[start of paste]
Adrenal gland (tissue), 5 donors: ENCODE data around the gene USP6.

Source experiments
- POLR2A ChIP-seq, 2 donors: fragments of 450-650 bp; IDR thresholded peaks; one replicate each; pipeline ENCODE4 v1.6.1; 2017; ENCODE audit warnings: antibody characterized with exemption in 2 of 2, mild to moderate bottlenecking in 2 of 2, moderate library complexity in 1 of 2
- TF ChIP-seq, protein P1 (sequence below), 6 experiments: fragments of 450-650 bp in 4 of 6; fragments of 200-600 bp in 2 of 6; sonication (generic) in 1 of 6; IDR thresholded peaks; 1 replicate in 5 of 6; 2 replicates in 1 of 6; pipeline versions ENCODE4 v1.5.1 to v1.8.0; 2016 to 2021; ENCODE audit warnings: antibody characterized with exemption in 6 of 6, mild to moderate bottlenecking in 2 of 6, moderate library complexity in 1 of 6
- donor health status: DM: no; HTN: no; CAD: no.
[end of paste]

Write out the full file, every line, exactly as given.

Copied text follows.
Adrenal gland (tissue), 5 donors: ENCODE data around the gene USP6.

Source experiments
- POLR2A ChIP-seq, 2 donors: fragments of 450-650 bp; IDR thresholded peaks; one replicate each; pipeline ENCODE4 v1.6.1; 2017; ENCODE audit warnings: antibody characterized with exemption in 2 of 2, mild to moderate bottlenecking in 2 of 2, moderate library complexity in 1 of 2
- TF ChIP-seq, protein P1 (sequence below), 6 experiments: fragments of 450-650 bp in 4 of 6; fragments of 200-600 bp in 2 of 6; sonication (generic) in 1 of 6; IDR thresholded peaks; 1 replicate in 5 of 6; 2 replicates in 1 of 6; pipeline versions ENCODE4 v1.5.1 to v1.8.0; 2016 to 2021; ENCODE audit warnings: antibody characterized with exemption in 6 of 6, mild to moderate bottlenecking in 2 of 6, moderate library complexity in 1 of 6
- donor health status: DM: no; HTN: no; CAD: no.